I've understood that staff is one system of 5 note lines and the term for both systems (l. & r. h. keyboard) is grand staff, is this correct? ... while in a full score would be several staves?

  • I voted to delete 'history', but now understand it's best left in. Can't re-vote!
    – Tim
    Feb 11 '20 at 11:32
  • @Tim If you are referring to the removal of the history tag from the question, you can, of course, edit the question to re-add that tag unilaterally, since you have more than 2,000 reputation.
    – TylerH
    Feb 11 '20 at 21:30

Your understanding of staff and grand staff are correct.

And while full score is a collection of various staves, we often group these several staves of concurrent music together with the name "system." A system is just the collection of all instruments playing at a given time; in an orchestral score, a system may take up an entire page, but on a piano score, there could be several systems of music on a single page.

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  • There seem to be some differences in the meaning of this terms between the British and the USA language. Doesn't this point concern the tag "history" I ask because there is a proposing to edit the history-tag. Feb 11 '20 at 11:01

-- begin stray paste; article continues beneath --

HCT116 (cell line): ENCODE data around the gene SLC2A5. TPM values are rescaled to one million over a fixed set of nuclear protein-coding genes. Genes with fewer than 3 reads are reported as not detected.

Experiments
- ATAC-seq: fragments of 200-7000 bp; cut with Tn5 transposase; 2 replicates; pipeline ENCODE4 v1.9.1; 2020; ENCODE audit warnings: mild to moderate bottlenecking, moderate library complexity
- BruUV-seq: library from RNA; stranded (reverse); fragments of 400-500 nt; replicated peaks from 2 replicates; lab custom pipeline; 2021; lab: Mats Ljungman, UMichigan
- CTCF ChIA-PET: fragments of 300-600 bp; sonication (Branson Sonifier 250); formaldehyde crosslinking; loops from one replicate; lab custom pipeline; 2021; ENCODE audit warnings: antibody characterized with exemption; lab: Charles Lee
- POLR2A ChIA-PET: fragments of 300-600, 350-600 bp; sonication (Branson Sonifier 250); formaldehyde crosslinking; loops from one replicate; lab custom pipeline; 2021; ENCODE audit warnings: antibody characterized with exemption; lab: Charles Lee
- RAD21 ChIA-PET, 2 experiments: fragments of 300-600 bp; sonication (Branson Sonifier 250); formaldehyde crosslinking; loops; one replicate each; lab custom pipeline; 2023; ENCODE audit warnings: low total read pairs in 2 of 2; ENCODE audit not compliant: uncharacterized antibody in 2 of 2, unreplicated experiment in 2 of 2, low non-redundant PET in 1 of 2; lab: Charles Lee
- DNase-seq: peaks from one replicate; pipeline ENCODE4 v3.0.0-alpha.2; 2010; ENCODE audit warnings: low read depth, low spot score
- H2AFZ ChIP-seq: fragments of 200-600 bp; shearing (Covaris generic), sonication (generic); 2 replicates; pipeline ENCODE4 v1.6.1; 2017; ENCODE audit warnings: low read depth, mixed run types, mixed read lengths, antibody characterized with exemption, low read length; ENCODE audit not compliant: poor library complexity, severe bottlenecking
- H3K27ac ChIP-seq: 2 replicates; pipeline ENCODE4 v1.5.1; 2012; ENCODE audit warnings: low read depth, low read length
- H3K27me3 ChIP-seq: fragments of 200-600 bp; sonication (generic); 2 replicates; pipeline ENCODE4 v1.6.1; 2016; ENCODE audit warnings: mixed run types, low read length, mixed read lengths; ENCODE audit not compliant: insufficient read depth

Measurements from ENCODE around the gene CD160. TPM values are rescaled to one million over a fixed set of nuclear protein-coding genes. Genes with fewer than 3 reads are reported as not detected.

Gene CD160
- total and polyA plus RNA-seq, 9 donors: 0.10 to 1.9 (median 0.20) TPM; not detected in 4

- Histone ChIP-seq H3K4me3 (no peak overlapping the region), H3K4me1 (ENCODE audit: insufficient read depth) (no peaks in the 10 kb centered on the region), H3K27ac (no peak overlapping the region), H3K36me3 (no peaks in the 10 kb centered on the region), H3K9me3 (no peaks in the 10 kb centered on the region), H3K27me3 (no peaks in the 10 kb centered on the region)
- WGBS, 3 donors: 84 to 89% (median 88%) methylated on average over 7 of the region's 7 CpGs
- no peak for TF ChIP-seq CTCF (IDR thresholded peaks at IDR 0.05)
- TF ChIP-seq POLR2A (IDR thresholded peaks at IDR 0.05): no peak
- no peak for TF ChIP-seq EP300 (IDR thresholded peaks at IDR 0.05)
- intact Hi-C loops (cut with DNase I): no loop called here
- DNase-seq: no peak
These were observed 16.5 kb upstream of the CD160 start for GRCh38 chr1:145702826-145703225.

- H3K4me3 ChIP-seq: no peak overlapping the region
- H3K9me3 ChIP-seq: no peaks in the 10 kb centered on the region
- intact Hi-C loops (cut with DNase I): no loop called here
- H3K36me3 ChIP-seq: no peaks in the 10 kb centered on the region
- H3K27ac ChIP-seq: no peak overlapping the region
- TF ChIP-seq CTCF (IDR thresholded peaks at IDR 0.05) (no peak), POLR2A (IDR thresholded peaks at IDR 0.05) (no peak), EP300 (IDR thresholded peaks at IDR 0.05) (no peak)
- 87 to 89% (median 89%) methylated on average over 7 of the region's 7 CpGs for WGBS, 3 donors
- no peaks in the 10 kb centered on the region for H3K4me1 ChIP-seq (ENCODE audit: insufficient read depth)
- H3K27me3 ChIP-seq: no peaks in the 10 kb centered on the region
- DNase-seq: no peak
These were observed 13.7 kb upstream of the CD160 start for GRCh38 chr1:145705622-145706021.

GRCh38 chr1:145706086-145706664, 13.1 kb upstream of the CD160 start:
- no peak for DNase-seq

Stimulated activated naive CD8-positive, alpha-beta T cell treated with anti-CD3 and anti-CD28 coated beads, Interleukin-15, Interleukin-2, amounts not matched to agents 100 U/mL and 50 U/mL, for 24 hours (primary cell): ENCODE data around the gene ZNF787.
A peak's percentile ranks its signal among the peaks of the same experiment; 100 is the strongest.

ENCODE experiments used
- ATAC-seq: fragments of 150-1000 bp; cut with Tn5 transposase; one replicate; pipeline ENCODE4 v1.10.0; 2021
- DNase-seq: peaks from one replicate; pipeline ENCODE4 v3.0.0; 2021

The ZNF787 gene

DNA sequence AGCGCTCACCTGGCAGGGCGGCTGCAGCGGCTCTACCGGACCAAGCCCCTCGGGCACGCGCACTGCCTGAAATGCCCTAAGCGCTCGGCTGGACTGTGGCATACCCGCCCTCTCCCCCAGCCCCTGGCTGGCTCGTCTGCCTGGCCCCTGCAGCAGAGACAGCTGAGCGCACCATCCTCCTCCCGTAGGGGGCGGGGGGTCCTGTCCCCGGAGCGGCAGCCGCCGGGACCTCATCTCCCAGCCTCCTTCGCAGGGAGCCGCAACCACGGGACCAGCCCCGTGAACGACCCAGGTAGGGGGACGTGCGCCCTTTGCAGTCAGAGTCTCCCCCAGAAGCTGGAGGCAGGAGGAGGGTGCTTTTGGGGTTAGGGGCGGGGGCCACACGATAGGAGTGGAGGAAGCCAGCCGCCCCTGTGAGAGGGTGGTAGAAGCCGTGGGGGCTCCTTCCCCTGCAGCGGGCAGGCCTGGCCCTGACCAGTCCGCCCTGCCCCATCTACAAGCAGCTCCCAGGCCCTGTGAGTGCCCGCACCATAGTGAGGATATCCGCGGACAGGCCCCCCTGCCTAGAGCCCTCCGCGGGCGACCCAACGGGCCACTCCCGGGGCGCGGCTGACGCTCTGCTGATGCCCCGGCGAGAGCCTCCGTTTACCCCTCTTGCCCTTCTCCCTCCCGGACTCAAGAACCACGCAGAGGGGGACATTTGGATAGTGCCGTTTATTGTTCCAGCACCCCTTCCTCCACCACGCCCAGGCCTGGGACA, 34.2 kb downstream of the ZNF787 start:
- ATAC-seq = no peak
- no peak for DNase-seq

• Perhaps bizarrely, on NinSheetMusic, a website of video game music transcriptions that I contribute to, the understanding of the word "system" is that it means a single line of measures (regardless of how many instruments it involves). Sometimes, I read comments there such as "I believe 5 systems on Page 1 is too crowded. Try 4 systems instead."
    – Dekkadeci
    Feb 11 '20 at 11:55
  • @Dekkadeci Yes, I've seen "system" used for single-line instruments, too. I tried to incorporate this in my definition, with "all instruments playing at a given time" also encompassing just one instrument.
    – Richard
    Feb 11 '20 at 12:14
  • :) So we had another question: what is in music notation a "system"? Well, in German "Notensystem" means a staff of 5 lines. Feb 11 '20 at 14:01
  • 4
    @AlbrechtHügli the only difference I'm familiar with between the UK and the US is that the UK prefers the back-formed singular "stave" while the US prefers the original singular "staff." (The f-to-v sound change is analogous to that in life/lives, hoof/hooves, and half/halves.) In the US, at least, we also use "system."
    – phoog
    Feb 11 '20 at 14:21

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